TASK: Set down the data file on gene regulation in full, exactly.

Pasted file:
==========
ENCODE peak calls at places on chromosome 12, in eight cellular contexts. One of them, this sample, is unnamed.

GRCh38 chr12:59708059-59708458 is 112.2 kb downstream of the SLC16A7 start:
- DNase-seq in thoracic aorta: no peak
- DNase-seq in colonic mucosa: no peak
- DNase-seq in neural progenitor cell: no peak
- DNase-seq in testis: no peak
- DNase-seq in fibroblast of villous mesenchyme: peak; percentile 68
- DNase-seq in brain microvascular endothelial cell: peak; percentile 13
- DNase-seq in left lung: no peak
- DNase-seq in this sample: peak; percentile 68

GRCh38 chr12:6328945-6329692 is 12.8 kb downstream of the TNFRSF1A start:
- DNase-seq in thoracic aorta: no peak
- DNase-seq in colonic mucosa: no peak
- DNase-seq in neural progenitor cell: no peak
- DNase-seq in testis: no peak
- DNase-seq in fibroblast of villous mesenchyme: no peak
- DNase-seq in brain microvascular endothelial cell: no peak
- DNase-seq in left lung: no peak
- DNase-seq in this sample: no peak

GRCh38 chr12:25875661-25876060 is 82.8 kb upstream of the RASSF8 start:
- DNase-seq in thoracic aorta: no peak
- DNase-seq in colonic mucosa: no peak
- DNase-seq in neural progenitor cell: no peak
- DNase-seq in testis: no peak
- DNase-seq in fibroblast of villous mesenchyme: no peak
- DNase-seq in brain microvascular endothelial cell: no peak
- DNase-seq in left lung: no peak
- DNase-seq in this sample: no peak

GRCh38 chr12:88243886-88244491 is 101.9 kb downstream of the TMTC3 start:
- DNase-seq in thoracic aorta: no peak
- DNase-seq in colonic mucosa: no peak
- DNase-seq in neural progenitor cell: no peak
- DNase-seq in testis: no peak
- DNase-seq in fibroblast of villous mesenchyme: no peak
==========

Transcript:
ENCODE peak calls at places on chromosome 12, in eight cellular contexts. One of them, this sample, is unnamed.

GRCh38 chr12:59708059-59708458 is 112.2 kb downstream of the SLC16A7 start:
- DNase-seq in thoracic aorta: no peak
- DNase-seq in colonic mucosa: no peak
- DNase-seq in neural progenitor cell: no peak
- DNase-seq in testis: no peak
- DNase-seq in fibroblast of villous mesenchyme: peak; percentile 68
- DNase-seq in brain microvascular endothelial cell: peak; percentile 13
- DNase-seq in left lung: no peak
- DNase-seq in this sample: peak; percentile 68

GRCh38 chr12:6328945-6329692 is 12.8 kb downstream of the TNFRSF1A start:
- DNase-seq in thoracic aorta: no peak
- DNase-seq in colonic mucosa: no peak
- DNase-seq in neural progenitor cell: no peak
- DNase-seq in testis: no peak
- DNase-seq in fibroblast of villous mesenchyme: no peak
- DNase-seq in brain microvascular endothelial cell: no peak
- DNase-seq in left lung: no peak
- DNase-seq in this sample: no peak

GRCh38 chr12:25875661-25876060 is 82.8 kb upstream of the RASSF8 start:
- DNase-seq in thoracic aorta: no peak
- DNase-seq in colonic mucosa: no peak
- DNase-seq in neural progenitor cell: no peak
- DNase-seq in testis: no peak
- DNase-seq in fibroblast of villous mesenchyme: no peak
- DNase-seq in brain microvascular endothelial cell: no peak
- DNase-seq in left lung: no peak
- DNase-seq in this sample: no peak

GRCh38 chr12:88243886-88244491 is 101.9 kb downstream of the TMTC3 start:
- DNase-seq in thoracic aorta: no peak
- DNase-seq in colonic mucosa: no peak
- DNase-seq in neural progenitor cell: no peak
- DNase-seq in testis: no peak
- DNase-seq in fibroblast of villous mesenchyme: no peak